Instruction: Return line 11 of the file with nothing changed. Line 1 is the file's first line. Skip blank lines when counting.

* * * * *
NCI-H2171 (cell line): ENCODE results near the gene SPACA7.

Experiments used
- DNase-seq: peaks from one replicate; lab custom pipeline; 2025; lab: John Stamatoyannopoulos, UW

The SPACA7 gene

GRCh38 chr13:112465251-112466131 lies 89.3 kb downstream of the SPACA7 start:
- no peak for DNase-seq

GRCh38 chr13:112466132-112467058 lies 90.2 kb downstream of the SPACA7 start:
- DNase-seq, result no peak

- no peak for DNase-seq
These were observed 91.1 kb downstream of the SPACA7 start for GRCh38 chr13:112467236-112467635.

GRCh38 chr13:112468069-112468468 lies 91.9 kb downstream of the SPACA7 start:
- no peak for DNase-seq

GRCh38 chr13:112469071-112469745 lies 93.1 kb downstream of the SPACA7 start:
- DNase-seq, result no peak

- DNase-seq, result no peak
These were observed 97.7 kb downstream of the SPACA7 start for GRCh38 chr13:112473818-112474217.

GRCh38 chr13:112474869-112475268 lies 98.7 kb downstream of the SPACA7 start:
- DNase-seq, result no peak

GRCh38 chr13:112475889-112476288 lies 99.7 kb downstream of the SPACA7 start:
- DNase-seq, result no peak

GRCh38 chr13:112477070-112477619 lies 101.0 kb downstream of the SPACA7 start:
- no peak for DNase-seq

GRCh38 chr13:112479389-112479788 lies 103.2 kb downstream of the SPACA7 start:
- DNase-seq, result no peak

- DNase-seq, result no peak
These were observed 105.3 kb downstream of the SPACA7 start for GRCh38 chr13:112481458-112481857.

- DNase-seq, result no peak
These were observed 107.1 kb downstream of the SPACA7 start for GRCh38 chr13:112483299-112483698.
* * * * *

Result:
GRCh38 chr13:112468069-112468468 lies 91.9 kb downstream of the SPACA7 start: